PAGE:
Chad Moutray, Chief Economist at the National Association of Manufacturers observed that US manufacturing sector growth had been accelerating since July 2013, but January 2014 was slower than expected due to the weather.
In 2013 as a whole, manufacturing grew 2%, compared with 0.1% in the EU, and 3% was expected for 2014. This would be the highest growth since 2005. Consumer spending is up, inflation down, housing starts are increasing, energy production is high and productivity gains are expected. Vehicle sales have increased steadily from the 2009 low of 9.5 million to 16 million in 2013.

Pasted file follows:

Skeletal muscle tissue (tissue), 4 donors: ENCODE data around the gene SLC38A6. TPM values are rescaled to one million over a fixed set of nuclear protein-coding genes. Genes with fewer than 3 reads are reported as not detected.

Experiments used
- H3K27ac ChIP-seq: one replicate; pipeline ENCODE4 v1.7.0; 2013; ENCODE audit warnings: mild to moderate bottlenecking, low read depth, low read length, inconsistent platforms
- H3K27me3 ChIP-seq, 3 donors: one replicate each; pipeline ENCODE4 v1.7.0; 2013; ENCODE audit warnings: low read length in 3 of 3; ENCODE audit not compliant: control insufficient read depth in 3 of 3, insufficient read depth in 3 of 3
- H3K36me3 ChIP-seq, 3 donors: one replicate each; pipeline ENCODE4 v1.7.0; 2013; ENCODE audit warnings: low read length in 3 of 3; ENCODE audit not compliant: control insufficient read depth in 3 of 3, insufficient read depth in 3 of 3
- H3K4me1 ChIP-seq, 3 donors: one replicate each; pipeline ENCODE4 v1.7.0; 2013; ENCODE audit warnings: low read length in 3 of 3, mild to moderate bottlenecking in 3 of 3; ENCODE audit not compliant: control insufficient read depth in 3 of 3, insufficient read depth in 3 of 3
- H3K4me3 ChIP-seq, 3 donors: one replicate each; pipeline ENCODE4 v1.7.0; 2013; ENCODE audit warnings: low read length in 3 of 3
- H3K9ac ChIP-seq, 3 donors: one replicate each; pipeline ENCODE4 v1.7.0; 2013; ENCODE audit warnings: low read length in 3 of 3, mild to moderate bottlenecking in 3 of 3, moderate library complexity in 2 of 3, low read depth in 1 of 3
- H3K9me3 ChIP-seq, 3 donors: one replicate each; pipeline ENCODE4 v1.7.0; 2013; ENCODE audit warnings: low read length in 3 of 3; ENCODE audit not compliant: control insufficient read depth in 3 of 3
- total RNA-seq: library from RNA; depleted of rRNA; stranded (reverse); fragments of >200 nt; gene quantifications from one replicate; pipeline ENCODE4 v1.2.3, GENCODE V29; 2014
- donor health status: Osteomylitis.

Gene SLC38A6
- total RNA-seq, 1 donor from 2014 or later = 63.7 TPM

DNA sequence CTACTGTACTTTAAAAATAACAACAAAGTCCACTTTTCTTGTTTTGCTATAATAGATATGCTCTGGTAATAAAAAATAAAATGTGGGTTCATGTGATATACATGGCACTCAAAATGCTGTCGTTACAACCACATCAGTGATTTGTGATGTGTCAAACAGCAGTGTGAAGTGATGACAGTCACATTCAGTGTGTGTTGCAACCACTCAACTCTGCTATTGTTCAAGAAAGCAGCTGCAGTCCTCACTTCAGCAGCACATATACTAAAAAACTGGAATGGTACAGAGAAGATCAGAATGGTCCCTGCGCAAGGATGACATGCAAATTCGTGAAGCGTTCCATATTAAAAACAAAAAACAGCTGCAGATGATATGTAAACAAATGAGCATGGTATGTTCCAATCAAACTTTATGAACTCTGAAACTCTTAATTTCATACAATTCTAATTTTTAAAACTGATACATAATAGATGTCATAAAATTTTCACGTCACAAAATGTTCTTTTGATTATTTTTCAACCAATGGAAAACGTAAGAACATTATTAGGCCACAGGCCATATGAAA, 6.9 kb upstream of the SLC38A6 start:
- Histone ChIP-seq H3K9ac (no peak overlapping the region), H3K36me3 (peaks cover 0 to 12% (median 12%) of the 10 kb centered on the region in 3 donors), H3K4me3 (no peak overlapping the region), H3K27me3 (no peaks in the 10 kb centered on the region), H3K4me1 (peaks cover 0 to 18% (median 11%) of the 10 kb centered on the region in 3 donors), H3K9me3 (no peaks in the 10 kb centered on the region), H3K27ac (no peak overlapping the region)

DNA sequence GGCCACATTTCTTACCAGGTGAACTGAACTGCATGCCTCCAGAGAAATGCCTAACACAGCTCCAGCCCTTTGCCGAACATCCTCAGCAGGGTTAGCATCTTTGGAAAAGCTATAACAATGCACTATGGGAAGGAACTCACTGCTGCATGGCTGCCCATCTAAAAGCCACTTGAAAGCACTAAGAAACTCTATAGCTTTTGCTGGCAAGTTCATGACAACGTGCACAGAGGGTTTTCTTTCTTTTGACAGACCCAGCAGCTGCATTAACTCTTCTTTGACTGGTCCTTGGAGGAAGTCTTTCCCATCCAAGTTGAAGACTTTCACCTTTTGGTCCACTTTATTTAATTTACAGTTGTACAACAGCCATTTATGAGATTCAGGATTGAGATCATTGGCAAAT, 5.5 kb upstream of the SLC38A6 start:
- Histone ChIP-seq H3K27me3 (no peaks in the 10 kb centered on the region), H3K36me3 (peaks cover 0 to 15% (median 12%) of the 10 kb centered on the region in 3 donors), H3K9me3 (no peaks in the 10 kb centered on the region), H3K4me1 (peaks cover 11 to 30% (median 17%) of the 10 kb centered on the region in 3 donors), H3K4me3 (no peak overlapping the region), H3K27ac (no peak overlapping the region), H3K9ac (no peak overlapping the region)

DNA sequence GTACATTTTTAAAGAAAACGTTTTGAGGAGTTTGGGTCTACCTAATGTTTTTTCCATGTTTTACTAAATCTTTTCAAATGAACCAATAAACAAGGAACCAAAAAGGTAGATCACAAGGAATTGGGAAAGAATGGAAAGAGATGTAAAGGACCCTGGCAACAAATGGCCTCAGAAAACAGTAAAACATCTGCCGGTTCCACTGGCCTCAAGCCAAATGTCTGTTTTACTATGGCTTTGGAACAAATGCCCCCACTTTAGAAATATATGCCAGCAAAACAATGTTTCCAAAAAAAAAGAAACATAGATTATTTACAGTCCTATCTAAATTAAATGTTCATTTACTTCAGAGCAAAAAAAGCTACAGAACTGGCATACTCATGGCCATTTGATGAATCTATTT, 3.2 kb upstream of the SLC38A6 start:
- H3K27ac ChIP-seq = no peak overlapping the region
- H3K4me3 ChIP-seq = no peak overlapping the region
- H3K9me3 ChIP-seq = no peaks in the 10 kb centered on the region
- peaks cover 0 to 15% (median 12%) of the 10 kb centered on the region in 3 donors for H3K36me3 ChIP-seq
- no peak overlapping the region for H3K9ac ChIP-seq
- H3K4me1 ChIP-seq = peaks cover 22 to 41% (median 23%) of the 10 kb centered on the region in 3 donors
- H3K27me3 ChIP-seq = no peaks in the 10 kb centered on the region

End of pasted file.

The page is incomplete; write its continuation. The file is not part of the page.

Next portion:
A survey of INDA members at the end of 2013 suggested that the main nonwoven growth drivers would be:
· New product development (71%)
· Stronger domestic sales (47%)
· Increased process efficiency (35%)
· Increased exports (35%)
· Mergers and acquisitions. (12%)
A huge boom in chemicals was underway in the US due to the renewed availability of gas and oil. $91bn investment was underway in 130+ new plants including much foreign direct investment. Labour force increases of a million would result by 2020 and petrochemicals would again be exported to the EU and Asia.